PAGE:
The soil for the incubation experiment originated from a 65-year-old beech forest (Fagus sylvatica) about 40 km southwest of Vienna (48°07′N 16°03′E, 510 m above sea level). Soil was classified as Dystric Cambisol over flysh. Soil characteristics (pH, moisture, C/N ratio) are given in the Supporting Information, Table S1. Soil was collected in February 2008 (winter community) and June 2008 (summer community and community from girdling plots). Girdling of beech trees had been performed in May 2006 by removal of the bark over 10-cm sections around the circumference of the stems. The experimental setup in the field, as well as microbial processes and microbial communities, have been described in detail by Kaiser et al. (2010, 2011) and Rasche et al. (2010). Soil was stored at 4 °C (winter) and 12 °C (summer) for 2 weeks until the start of the incubation experiment. Half of the winter soil was transferred to 12 °C for equilibration 3 days before the incubation. Soil characteristics (C and N pools, functional microbial communities) of soils collected in winter and in summer from control and from girdled plots have been described in Koranda et al. (2013) and the microbial community composition (determined from phospholipid fatty acids) is given in Table 1. Although the relative abundance of major microbial groups did not differ significantly between the soils, a principal component analysis (PCA) calculated from all PLFA abundances revealed distinct microbial community composition of soils collected in winter and in summer from control and from girdled plots (data not shown).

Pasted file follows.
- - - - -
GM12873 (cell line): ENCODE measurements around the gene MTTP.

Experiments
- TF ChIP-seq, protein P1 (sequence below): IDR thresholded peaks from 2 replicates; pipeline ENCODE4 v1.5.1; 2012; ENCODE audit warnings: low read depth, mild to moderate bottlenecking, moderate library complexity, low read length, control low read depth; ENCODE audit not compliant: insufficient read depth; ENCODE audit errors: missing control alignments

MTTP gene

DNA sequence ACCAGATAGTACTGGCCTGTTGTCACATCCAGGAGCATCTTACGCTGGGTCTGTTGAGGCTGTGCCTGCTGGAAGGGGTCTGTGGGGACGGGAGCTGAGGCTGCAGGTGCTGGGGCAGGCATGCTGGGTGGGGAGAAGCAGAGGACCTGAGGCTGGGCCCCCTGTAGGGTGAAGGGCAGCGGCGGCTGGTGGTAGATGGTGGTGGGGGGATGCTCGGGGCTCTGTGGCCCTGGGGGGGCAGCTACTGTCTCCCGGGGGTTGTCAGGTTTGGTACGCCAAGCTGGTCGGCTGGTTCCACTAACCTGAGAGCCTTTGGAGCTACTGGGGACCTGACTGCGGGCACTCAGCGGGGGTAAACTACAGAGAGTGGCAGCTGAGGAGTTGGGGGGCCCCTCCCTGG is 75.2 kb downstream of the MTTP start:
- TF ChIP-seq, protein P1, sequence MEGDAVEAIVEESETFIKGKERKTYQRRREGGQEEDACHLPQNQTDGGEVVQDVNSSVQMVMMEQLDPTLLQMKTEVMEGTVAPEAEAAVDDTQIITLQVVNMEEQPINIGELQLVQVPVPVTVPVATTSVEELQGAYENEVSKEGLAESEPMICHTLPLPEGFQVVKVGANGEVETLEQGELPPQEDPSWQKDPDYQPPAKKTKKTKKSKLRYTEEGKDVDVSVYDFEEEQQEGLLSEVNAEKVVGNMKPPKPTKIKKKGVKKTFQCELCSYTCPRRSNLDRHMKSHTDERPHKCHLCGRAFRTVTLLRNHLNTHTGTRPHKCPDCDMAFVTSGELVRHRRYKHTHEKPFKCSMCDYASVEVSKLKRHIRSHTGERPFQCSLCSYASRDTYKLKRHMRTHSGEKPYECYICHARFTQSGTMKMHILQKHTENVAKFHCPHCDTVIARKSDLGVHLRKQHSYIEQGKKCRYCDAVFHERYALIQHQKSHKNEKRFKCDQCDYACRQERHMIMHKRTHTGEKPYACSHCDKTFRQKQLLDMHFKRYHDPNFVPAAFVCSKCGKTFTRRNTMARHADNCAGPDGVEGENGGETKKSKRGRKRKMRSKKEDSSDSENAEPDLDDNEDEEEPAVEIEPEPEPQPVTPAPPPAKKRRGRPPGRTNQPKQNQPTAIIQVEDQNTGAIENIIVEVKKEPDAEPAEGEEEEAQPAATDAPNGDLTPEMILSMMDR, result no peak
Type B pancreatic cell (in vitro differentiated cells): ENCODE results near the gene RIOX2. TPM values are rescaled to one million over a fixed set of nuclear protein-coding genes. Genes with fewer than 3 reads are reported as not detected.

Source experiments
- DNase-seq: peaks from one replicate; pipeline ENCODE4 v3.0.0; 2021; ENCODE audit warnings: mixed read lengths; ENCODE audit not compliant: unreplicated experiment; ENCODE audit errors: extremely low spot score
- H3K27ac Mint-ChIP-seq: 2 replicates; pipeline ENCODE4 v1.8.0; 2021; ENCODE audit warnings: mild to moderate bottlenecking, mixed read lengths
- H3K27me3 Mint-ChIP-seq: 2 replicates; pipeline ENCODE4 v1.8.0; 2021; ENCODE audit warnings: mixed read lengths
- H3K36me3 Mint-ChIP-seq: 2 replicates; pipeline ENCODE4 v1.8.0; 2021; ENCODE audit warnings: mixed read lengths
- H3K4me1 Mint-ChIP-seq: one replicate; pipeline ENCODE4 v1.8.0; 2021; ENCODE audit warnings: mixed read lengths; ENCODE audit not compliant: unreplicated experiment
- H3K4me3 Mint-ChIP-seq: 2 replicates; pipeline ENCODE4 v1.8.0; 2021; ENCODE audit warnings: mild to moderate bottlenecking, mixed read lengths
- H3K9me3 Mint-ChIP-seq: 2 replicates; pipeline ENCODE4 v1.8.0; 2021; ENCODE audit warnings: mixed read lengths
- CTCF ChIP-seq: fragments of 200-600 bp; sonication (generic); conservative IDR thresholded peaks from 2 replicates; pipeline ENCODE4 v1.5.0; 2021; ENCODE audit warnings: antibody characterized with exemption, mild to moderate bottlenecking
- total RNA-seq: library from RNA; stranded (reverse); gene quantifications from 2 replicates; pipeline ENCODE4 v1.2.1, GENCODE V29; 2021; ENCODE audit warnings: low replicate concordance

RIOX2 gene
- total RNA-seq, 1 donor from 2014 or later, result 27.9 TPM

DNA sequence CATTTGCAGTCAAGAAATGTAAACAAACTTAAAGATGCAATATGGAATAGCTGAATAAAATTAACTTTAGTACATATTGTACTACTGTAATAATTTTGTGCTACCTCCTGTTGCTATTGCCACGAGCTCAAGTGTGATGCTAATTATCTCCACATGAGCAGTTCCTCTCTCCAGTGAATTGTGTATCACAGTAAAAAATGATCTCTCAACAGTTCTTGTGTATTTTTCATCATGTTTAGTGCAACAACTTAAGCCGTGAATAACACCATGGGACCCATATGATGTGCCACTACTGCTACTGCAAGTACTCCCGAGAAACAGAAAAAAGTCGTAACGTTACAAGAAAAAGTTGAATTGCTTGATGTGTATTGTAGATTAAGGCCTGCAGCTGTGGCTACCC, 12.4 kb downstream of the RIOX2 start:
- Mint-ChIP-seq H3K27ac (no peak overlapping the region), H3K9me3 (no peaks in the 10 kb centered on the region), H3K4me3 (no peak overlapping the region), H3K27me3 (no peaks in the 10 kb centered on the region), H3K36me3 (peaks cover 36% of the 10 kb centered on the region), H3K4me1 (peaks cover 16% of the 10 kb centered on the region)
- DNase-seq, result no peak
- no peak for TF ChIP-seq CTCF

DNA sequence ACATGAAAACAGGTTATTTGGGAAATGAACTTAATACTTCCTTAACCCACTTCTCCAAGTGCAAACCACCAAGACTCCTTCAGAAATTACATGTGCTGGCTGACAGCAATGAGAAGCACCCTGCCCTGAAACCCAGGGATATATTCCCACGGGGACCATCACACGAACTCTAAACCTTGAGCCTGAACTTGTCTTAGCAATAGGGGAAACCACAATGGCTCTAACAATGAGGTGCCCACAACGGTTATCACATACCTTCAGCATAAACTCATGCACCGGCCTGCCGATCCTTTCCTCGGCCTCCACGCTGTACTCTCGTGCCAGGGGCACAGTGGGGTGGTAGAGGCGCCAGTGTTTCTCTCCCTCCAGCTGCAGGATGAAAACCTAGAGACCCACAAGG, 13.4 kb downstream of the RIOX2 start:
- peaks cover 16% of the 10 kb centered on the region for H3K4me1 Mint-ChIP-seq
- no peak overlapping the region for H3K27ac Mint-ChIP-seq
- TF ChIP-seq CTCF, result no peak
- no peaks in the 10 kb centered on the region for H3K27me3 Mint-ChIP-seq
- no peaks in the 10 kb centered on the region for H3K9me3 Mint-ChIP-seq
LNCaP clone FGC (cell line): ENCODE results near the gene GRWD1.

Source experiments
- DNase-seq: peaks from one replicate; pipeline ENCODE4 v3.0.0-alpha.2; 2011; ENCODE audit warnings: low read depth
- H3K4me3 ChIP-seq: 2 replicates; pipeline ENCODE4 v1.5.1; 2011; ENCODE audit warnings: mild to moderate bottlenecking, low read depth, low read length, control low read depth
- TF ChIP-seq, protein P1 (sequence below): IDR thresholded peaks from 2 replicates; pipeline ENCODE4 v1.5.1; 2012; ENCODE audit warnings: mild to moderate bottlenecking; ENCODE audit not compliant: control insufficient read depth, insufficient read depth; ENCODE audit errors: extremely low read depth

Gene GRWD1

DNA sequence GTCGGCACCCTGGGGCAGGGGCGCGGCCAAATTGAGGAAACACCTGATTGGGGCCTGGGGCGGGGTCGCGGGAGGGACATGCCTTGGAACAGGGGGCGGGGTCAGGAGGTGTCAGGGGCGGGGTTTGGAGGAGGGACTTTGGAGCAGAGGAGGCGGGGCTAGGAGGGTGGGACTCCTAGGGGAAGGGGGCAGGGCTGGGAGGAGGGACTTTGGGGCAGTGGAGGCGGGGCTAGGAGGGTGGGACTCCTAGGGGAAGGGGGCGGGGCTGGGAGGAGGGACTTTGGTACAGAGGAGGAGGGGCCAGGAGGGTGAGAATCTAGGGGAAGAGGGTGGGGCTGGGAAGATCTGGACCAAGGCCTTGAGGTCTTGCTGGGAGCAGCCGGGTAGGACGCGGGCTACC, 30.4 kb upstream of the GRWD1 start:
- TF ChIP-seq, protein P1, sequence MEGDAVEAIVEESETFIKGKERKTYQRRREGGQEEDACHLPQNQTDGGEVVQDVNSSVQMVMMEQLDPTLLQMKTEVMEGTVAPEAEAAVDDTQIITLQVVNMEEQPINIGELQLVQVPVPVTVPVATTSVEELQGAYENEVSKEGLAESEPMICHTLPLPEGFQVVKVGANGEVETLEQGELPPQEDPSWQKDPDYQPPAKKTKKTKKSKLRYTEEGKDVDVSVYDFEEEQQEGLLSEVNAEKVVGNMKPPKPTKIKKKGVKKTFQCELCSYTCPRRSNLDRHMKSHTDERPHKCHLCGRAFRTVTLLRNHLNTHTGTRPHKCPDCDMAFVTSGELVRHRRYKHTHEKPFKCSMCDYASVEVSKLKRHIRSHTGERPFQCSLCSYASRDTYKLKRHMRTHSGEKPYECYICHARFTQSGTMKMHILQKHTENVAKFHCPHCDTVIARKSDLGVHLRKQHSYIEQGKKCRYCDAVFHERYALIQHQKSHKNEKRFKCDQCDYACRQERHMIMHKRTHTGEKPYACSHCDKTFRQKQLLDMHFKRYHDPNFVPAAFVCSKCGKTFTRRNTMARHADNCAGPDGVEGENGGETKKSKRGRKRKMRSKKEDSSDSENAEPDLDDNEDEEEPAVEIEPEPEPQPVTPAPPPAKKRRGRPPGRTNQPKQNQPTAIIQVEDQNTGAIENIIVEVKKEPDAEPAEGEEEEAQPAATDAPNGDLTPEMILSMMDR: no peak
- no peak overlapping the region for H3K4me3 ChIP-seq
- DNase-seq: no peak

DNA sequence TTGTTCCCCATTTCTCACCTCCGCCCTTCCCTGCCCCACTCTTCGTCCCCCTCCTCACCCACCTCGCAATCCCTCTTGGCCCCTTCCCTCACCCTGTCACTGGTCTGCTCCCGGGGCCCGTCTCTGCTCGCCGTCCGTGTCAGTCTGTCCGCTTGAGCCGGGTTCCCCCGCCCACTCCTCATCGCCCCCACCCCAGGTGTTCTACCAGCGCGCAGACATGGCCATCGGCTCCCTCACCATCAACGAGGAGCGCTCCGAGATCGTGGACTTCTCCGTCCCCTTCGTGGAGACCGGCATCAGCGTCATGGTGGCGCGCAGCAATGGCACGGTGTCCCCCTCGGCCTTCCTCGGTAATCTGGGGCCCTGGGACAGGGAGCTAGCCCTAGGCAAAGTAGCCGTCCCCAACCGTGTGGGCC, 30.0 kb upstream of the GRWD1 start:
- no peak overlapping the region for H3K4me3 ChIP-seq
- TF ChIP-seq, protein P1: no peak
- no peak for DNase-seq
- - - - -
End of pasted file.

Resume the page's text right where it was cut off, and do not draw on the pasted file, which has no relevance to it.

Table 1. Characterization of microbial communities in soils collected in winter and in summer from control plots and girdled plots. Values are means (n = 3), SE in brackets
Gram− bacteria (mol%)
Gram+ bacteria (mol%)
Total PLFAs (nmol g−1 DW)
Summer – Control
Summer – Girdling
Five 13C-labelled substrates differing in complexity and C and N content were used for the incubation experiment: glucose, protein, microbial cell walls, cellulose and plant cell walls, containing 20 atom% 13C, except for cellulose (16 atom%) and protein (98 atom%). Glucose (99 atom% 13C, from Sigma) and cellulose (97 atom% 13C, from IsoLifeBV) were diluted with the respective unlabelled substances and algal protein extract (98 atom% 13C, N content c. 60%, from Sigma) was applied undiluted.